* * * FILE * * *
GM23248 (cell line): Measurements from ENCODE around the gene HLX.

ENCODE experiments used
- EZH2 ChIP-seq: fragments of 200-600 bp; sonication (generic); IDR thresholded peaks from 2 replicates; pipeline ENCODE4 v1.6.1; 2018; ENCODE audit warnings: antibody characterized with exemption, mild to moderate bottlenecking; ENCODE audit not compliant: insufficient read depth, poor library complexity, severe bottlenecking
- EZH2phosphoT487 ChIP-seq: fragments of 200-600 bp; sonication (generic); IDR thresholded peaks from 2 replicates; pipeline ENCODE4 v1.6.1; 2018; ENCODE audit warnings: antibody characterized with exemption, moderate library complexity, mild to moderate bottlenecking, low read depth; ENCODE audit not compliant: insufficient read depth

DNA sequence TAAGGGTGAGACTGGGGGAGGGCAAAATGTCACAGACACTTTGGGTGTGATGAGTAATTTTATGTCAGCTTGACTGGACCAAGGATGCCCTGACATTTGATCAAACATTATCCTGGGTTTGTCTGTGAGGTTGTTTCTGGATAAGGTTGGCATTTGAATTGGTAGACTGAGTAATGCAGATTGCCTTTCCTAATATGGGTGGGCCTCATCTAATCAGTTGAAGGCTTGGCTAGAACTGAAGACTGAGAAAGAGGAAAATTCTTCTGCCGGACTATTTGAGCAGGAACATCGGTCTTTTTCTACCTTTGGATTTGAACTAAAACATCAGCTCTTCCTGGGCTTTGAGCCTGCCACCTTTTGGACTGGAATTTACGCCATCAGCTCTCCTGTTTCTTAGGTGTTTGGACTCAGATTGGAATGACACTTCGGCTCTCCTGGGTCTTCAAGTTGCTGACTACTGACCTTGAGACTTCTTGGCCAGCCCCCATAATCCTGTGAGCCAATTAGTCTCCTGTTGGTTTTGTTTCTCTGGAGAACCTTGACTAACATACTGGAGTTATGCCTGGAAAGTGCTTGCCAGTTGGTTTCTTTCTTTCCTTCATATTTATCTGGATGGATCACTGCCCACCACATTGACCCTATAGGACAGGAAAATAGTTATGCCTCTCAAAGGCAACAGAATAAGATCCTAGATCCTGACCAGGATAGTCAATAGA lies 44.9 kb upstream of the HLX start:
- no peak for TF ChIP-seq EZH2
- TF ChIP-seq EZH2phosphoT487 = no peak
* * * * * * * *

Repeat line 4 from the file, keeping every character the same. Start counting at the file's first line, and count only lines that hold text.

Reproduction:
- EZH2phosphoT487 ChIP-seq: fragments of 200-600 bp; sonication (generic); IDR thresholded peaks from 2 replicates; pipeline ENCODE4 v1.6.1; 2018; ENCODE audit warnings: antibody characterized with exemption, moderate library complexity, mild to moderate bottlenecking, low read depth; ENCODE audit not compliant: insufficient read depth